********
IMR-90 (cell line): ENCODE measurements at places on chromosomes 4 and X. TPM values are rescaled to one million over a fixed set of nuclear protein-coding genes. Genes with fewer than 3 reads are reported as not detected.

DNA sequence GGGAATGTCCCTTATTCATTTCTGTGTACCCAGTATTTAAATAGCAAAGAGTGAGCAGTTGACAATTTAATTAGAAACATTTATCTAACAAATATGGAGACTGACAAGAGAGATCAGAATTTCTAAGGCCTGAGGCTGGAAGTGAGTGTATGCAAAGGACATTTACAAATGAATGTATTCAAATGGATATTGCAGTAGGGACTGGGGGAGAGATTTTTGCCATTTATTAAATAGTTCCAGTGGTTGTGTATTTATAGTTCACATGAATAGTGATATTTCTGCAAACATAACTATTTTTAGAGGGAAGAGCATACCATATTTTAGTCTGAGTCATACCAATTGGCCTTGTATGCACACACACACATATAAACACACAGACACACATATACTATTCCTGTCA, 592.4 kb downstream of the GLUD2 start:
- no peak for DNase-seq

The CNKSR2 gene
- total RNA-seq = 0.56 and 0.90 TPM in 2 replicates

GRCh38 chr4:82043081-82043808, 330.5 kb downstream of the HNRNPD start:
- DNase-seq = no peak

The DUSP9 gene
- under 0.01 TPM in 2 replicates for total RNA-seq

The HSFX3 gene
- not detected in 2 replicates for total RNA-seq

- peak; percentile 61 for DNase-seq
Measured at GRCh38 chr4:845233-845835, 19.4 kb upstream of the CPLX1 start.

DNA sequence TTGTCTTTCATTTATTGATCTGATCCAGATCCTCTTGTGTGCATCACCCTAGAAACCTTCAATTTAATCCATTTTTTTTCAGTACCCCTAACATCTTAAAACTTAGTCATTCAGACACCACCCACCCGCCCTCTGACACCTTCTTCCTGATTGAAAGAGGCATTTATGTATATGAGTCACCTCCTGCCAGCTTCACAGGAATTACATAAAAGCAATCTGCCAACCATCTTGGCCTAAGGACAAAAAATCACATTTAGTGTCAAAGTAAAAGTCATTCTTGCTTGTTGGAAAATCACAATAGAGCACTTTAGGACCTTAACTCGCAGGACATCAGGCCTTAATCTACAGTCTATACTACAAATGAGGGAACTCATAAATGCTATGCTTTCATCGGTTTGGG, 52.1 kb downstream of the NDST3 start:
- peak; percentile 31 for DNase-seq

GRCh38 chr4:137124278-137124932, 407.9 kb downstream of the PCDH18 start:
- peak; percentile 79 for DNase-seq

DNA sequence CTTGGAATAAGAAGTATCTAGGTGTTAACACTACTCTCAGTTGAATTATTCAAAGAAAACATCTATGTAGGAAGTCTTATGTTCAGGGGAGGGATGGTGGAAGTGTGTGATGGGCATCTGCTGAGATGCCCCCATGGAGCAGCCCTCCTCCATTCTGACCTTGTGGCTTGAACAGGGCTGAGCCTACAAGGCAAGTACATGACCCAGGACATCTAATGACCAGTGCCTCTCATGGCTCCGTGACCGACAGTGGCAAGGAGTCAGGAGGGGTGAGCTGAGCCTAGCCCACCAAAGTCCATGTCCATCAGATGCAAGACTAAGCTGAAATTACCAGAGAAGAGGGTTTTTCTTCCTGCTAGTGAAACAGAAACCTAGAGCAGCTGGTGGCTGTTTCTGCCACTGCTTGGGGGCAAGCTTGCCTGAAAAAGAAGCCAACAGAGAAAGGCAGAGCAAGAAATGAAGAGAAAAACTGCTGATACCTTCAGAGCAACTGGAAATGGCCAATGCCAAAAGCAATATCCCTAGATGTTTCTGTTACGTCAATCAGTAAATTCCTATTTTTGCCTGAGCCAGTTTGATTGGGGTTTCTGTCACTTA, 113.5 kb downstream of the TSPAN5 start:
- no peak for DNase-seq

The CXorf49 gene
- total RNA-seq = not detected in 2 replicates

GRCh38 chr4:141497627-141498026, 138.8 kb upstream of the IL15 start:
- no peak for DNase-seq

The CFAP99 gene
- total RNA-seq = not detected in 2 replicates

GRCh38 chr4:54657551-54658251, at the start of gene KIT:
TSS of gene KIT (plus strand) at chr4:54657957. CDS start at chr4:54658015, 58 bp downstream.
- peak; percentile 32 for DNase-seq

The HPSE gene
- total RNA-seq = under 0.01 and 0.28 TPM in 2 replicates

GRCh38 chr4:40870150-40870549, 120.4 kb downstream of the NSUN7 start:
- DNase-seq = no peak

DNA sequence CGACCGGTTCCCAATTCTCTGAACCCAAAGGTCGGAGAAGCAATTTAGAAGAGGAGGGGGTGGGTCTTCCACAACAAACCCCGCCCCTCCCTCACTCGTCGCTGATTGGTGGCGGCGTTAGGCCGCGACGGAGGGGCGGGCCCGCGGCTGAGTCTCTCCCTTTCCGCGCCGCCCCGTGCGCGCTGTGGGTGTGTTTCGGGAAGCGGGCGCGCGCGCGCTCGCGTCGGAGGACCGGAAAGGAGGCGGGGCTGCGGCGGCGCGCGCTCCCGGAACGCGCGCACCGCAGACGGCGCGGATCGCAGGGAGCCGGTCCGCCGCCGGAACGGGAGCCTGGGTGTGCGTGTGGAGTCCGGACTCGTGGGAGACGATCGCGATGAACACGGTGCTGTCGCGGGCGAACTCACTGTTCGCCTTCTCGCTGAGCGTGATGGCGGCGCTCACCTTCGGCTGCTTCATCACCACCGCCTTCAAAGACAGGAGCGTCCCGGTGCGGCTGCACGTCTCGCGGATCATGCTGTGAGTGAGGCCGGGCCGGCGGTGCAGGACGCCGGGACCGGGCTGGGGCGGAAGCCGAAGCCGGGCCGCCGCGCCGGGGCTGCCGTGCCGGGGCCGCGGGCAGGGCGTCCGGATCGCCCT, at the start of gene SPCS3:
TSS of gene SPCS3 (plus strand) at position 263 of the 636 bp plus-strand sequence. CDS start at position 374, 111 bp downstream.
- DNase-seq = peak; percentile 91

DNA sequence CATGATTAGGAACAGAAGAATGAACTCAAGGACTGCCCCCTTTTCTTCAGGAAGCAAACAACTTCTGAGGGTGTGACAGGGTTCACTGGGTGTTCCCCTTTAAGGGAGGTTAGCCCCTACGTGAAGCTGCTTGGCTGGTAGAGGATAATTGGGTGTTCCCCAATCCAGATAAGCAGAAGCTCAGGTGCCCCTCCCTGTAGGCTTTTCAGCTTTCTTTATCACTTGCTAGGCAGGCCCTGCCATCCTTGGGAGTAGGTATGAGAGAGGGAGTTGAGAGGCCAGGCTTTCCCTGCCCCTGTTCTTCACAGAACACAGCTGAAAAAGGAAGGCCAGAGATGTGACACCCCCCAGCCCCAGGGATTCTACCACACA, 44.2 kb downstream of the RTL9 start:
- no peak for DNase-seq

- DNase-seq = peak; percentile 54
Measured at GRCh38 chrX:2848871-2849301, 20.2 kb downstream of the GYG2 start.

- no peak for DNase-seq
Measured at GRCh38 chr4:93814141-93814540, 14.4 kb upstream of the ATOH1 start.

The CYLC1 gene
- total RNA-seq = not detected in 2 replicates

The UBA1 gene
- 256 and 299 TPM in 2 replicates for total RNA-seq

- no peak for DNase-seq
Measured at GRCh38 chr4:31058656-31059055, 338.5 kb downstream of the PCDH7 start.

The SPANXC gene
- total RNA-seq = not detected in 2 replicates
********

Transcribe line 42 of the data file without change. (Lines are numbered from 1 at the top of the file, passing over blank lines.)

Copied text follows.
The CYLC1 gene